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Australians' faith in government hits record low

Australians' faith in government hits record low

People take part in a rally led by Extinction Rebellion in Melbourne, Australia calling for urgent action on climate change on May 24, 2019. (Photo: REUTERS/Sonali Paul)

SYDNEY: Australians have less trust in government than at any point on record and are more worried about climate change, according to a wide-ranging study of voter attitudes released Monday (Dec 9).

The 2019 Australian Election Study showed Aussie voters - facing drought, floods and increasingly intense bushfires - have become significantly more concerned about the environment.

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Managing Australia's slow-growing economy was the biggest issue for voters at the parliamentary poll in May, which was won by the conservative Liberal Party led by Prime Minister Scott Morrison.

But around one in five voters saw the environment or climate change as the biggest issue facing the country, double the number seen after the 2016 election.

Voters' belief in politicians and government also fell, echoing the malaise seen in many advanced democracies.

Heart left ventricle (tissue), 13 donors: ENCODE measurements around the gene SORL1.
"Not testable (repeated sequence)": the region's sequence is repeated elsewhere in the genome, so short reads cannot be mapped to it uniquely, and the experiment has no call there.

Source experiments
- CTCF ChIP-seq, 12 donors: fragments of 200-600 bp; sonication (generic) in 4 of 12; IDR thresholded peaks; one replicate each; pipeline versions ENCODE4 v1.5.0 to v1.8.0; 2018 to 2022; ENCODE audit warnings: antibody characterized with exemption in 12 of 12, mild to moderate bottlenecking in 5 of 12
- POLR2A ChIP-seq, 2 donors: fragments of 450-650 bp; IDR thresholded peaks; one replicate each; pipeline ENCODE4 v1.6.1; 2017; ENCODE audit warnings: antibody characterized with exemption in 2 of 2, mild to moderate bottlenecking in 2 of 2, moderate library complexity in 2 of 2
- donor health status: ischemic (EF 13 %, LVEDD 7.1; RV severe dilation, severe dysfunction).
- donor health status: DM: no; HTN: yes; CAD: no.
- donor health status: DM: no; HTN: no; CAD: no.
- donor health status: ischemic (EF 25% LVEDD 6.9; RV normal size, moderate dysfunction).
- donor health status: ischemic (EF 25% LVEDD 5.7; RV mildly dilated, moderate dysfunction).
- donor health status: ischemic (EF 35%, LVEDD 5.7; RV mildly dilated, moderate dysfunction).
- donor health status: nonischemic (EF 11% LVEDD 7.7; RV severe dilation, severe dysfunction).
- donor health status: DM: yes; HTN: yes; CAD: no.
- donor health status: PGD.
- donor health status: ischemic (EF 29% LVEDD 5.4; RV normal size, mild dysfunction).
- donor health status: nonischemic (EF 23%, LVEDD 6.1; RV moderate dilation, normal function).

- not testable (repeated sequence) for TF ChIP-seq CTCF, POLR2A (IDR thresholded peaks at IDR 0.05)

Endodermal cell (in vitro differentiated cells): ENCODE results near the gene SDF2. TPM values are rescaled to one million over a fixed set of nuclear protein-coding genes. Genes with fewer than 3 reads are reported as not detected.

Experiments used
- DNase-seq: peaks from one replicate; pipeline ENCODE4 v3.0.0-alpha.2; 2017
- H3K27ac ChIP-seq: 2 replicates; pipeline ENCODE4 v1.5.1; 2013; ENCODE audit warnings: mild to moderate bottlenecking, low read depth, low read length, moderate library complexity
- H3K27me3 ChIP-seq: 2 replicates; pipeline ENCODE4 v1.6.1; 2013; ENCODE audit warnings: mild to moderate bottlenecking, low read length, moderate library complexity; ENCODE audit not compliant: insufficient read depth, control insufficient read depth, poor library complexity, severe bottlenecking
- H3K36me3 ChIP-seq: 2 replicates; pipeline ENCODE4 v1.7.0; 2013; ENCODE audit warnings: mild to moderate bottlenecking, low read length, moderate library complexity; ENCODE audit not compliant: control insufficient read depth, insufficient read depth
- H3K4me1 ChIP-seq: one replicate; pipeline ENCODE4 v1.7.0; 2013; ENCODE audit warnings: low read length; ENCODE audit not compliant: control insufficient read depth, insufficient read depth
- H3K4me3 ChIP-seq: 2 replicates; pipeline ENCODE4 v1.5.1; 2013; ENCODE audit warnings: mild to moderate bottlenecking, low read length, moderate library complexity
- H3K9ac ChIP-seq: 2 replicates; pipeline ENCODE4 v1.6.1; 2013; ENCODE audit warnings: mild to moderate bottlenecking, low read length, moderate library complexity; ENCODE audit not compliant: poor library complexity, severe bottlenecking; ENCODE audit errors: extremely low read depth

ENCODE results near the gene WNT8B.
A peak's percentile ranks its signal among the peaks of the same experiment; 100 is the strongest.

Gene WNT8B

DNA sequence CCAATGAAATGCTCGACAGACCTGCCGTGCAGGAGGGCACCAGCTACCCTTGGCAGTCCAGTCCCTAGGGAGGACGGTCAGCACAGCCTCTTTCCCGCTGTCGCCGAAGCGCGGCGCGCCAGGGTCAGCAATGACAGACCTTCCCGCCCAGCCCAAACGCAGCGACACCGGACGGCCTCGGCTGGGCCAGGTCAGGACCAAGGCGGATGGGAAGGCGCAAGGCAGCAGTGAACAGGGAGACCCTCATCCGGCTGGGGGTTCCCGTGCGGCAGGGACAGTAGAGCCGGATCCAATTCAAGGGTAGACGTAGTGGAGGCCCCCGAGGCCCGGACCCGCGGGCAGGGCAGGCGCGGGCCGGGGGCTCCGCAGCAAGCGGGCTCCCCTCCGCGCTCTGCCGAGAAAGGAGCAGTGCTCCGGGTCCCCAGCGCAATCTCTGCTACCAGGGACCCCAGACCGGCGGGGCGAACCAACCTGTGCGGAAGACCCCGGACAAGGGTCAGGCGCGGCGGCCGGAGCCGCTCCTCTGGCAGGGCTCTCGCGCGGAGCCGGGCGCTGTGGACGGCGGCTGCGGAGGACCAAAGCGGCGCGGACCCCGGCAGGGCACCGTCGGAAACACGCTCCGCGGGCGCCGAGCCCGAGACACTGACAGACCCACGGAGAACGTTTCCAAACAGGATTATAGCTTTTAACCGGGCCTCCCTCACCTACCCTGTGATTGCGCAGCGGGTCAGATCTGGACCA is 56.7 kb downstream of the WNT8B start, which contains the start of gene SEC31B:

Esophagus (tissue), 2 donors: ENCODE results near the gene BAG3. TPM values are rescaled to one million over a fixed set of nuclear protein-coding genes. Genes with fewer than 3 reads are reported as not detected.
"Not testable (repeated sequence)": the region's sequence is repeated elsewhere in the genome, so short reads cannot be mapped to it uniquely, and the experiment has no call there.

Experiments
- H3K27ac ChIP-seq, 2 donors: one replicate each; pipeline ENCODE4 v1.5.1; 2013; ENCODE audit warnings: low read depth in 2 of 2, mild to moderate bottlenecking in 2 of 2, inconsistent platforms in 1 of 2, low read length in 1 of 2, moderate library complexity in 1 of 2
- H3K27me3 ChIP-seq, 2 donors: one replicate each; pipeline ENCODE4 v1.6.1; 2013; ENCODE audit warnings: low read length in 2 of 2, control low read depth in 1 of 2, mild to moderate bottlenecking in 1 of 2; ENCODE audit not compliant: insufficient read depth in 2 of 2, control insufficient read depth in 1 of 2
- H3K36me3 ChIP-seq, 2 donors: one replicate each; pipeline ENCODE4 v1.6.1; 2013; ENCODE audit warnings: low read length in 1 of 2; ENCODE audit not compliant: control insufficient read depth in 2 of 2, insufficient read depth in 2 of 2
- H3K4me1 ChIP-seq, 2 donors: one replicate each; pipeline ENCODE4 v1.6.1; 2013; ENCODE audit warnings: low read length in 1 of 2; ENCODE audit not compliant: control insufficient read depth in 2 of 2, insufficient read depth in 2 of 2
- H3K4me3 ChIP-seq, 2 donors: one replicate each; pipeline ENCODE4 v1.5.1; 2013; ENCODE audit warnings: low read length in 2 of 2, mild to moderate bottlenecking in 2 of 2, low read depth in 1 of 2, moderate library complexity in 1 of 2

"Trust in government has reached its lowest level on record, with just 25 per cent believing people in government can be trusted," said the study, led by academics at the University of Sydney and the Australian National University.

In all some "56 per cent of Australians believe that the government is run for 'a few big interests', while just 12 percent believe the government is run for 'all the people'."

The study polled 2,179 voters after the general election. It has been conducted after every election since 1987.

Since the election there have been several large-scale protests urging the government to do more to tackle climate change, while Australia is also experiencing a horrific start to its fire season.

Scientists say the bushfires began earlier and are more extreme this year due to a prolonged drought and the effects of climate change.

Source: AFP/ic


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